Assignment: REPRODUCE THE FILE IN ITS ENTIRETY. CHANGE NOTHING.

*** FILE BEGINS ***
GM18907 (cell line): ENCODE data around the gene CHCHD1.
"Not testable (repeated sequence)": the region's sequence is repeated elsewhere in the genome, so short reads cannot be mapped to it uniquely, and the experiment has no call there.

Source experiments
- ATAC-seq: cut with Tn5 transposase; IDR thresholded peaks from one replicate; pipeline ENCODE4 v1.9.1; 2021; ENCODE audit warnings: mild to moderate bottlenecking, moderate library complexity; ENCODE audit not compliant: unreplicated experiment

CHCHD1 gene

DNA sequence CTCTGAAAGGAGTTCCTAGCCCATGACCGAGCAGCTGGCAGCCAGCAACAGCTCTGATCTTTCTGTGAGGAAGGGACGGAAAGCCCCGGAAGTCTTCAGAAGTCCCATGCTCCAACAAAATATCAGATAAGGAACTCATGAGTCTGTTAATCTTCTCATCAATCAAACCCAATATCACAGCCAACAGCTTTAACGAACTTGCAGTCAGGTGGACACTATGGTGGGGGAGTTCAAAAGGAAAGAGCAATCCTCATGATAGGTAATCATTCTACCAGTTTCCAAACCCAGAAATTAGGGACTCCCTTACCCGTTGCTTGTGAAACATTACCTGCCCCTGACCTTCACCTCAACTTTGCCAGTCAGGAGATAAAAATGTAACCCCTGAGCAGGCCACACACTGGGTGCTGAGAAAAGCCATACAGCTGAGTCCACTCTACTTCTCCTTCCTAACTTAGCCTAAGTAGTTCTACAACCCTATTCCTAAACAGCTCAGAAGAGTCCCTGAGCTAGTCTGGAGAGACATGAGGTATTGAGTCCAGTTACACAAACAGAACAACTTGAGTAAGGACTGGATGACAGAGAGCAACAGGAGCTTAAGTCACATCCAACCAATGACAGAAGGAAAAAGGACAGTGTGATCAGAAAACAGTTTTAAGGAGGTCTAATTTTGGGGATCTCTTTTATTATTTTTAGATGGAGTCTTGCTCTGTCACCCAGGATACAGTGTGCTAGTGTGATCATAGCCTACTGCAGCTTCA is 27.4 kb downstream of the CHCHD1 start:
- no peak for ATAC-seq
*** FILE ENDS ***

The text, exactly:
GM18907 (cell line): ENCODE data around the gene CHCHD1.
"Not testable (repeated sequence)": the region's sequence is repeated elsewhere in the genome, so short reads cannot be mapped to it uniquely, and the experiment has no call there.

Source experiments
- ATAC-seq: cut with Tn5 transposase; IDR thresholded peaks from one replicate; pipeline ENCODE4 v1.9.1; 2021; ENCODE audit warnings: mild to moderate bottlenecking, moderate library complexity; ENCODE audit not compliant: unreplicated experiment

CHCHD1 gene

DNA sequence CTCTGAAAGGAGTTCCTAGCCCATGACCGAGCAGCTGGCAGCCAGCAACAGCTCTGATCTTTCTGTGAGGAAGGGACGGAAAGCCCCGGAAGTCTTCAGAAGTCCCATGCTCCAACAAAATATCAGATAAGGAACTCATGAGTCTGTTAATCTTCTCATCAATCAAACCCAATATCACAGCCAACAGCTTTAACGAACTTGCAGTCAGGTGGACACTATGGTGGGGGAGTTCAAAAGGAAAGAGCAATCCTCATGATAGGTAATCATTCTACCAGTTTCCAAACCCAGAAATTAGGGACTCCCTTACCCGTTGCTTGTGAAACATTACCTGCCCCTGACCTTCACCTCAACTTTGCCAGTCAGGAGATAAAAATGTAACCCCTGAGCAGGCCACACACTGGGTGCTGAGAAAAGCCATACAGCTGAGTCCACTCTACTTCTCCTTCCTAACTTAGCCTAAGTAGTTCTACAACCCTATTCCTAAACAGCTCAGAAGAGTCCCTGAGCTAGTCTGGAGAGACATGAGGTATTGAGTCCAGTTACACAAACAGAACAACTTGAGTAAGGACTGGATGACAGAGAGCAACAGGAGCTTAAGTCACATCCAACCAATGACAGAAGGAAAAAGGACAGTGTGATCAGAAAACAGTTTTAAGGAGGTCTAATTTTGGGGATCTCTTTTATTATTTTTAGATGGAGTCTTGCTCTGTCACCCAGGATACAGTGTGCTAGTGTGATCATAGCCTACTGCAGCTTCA is 27.4 kb downstream of the CHCHD1 start:
- no peak for ATAC-seq